When are source code releases made?
When they're ready. Releasing the source code is a fairly complex process. Some parts of Android are developed in the open, and that source code is always available. Other parts are developed first in a private tree, and that source code is released when the next platform version is ready.
In some releases, core platform APIs are ready far enough in advance so that we can push the source code out for an early look prior to the device's release. In other releases, this isn't possible. In all cases, we release the platform source when we feel that the version is stable, and when the development process permits.
What's involved in releasing the source code for a new Android version?
Releasing the source code for a new version of the Android platform is a significant process. First, the software is built into a system image for a device and put through various forms of certification, including government regulatory certification for the regions the phones will be deployed. The code also goes through operator testing. This is an important phase of the process, because it helps detect software bugs.
When the release is approved by the regulators and operators, the manufacturer begins mass producing devices, and we begin releasing the source code.
Simultaneous to mass production, the Google team kicks off several efforts to prepare the open-source release. These efforts include making final API changes, updating documentation (to reflect any modifications that were made during qualification testing, for example), preparing an SDK for the new version, and launching the platform compatibility information.
Our legal team does a final sign-off to release the code into open source. Just as open-source contributors are required to sign a Contributors License Agreement attesting to their intellectual property ownership of their contribution, Google must verify that the source is cleared to make contributions.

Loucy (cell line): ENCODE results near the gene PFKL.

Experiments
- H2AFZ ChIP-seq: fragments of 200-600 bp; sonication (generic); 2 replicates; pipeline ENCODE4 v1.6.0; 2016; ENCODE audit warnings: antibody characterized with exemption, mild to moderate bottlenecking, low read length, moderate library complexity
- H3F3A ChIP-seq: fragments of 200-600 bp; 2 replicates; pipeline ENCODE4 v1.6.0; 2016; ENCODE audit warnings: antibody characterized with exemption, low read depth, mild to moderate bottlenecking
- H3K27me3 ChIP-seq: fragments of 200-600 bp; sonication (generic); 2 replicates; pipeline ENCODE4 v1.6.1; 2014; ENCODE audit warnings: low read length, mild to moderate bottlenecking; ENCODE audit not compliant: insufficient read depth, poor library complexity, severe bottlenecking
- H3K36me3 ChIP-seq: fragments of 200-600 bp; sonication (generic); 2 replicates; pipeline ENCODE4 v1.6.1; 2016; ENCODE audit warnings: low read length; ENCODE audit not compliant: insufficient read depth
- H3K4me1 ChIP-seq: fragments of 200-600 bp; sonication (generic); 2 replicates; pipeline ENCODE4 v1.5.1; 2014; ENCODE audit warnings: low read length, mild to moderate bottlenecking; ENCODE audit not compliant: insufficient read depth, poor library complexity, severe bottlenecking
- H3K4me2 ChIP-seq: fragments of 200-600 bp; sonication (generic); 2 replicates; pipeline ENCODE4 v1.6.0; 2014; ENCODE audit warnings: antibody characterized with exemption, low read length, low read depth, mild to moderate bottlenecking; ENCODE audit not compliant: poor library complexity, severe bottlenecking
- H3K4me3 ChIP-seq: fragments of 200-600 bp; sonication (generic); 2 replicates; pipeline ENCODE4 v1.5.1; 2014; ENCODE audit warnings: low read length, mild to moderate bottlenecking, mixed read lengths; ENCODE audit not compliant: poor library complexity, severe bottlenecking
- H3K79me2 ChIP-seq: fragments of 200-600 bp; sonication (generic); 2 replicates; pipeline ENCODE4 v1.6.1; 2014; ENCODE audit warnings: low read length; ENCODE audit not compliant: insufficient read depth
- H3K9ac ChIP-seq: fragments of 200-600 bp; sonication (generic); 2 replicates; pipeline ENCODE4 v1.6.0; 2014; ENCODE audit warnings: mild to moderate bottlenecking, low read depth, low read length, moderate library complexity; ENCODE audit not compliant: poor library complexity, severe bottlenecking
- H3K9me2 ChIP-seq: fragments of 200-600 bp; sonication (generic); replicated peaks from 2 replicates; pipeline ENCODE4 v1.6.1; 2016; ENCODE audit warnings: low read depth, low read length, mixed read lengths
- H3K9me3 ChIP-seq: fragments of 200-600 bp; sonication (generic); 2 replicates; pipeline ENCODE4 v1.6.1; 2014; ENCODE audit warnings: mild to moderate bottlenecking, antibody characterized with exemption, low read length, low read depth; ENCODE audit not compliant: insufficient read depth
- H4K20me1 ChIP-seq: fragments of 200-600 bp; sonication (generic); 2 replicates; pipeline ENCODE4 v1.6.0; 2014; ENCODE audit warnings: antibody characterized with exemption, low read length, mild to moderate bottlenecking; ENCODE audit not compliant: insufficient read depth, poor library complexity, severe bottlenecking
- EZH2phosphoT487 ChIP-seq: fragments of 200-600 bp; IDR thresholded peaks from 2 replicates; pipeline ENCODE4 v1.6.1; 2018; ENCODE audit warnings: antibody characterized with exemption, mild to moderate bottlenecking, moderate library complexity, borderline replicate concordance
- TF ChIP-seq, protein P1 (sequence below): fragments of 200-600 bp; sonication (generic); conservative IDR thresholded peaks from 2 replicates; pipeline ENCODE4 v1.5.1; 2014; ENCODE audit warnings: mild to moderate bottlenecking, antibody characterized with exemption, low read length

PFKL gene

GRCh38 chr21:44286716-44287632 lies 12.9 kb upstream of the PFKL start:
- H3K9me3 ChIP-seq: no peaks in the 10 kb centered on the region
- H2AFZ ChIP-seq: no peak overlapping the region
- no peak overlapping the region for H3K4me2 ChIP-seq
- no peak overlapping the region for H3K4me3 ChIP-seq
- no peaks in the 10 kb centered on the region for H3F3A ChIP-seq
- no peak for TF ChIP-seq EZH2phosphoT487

From the time that mass production begins, the software release process usually takes about a month, so source code releases often happen at around the same time the devices reach users.
How does the AOSP relate to the Android Compatibility Program?
The AOSP maintains Android software, and develops new versions. Because it's open-source, this software can be used for any purpose, including developing devices that aren't compatible with other devices based on the same source.
The function of the Android Compatibility Program is to define a baseline implementation of Android that is compatible with third-party apps written by developers. Devices that are Android compatible are eligible to participate in the Android ecosystem, including Google Play; devices that don't meet the compatibility requirements exist outside of that ecosystem.
In other words, the Android Compatibility Program is how we separate Android-compatible devices from devices that merely run derivatives of the source code. We welcome all uses of the Android source code, but to participate in the Android ecosystem, a device must be identified as Android-compatible by the program.
How can I contribute to Android?
You can report bugs, write apps for Android, or contribute source code to the AOSP.
There are limits to the kinds of code contributions we accept. For instance, someone might want to contribute an alternative app API, such as a full C++-based environment. We would decline that contribution, because Android encourages apps to be run in the ART runtime. Similarly, we won't accept contributions such as GPL or LGPL libraries that are incompatible with our licensing goals.
How do I become an Android committer?
The AOSP doesn't really have a notion of a committer. All contributions (including those authored by Google employees) go through a web-based system known as Gerrit that's part of the Android engineering process. This system works in tandem with the Git source code management system to cleanly manage source code contributions.
A designated approver need to accept all submitted changes. Approvers are typically Google employees, but the same approvers are responsible for all submissions, regardless of origin.
For details, see Submitting patches.